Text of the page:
Poverty is a determinant of successful treatment or not of tuberculosis (TB). A Uganda TB survivor, for example, narrated how while at a government hospital she and her fellow patients had to fend for themselves, food wise.
The long distances from home to the facility where they were isolated made it difficult for their families to afford the costs to travel to and from the hospital in order to care for the patients. According to the TB survivor, she gave up and went back home before the treatment was completed.
Moreover, whereas, the Government of Uganda (GoU) gives out TB treatment free of charge to patients, nevertheless, the costs for TB treatment are huge. According to experts at the National Tuberculosis and Leprosy Programme (NTLP) it costs US$ 4,000 (12 million shillings) to treat one patient with multi drug resistant TB; and US$ 80 (240 thousand shillings) to treat one who is drug susceptible.
The annual Uganda national budget allocation for medicine, lab reagents and operational costs for the effective diagnosis and treatment of TB should be to the tune of at least 11 billion shillings, experts at the NTLP estimate.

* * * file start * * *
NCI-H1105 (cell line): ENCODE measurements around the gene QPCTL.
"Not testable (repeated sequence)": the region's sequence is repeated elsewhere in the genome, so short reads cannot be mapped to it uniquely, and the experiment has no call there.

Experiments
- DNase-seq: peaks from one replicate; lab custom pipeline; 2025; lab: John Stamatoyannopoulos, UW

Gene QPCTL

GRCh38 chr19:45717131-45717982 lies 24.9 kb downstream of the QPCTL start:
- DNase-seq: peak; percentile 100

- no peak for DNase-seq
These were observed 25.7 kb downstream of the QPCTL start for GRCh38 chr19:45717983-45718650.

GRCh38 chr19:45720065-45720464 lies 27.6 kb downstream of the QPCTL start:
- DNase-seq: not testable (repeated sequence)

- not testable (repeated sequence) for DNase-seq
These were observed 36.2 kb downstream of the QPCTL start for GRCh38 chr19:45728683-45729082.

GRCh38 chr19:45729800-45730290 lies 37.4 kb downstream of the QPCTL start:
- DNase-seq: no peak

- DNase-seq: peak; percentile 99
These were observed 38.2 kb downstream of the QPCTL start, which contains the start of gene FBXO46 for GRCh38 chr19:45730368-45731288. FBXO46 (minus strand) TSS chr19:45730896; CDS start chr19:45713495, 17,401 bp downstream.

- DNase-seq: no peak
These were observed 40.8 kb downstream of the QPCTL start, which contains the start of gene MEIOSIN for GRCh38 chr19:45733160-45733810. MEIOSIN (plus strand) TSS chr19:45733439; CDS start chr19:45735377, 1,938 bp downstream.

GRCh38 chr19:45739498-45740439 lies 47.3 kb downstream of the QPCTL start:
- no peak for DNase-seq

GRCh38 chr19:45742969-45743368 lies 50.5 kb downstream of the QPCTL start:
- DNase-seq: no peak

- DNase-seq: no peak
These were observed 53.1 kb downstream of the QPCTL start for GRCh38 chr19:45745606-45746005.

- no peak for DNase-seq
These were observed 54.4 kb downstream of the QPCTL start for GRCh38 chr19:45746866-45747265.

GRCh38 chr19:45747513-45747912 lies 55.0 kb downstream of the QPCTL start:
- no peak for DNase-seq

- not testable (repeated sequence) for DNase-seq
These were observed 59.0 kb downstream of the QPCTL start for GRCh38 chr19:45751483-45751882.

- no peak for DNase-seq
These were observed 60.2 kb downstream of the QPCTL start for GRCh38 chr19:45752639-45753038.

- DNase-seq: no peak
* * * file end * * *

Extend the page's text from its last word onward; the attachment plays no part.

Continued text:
For the year 2013, for example, the GoU provided less than six billion shillings for TB control and medicines, according to experts at the NTLP. Insufficient funding for the diagnosis and treatment of TB arguably facilitates the vicious cycle that has sustained the disease in the Country.
Uganda’s TB burden, moreover, exacerbates the Country’s HIV and AIDS burden. Researchers have found that if you are a TB patient in Uganda you are seven times more likely to have HIV and AIDS than when you don’t have TB.
By Ms. Norah Owaraga, Managing Director CPAR Uganda Ltd; and a Cultural Anthropologist researching tuberculosis in Uganda.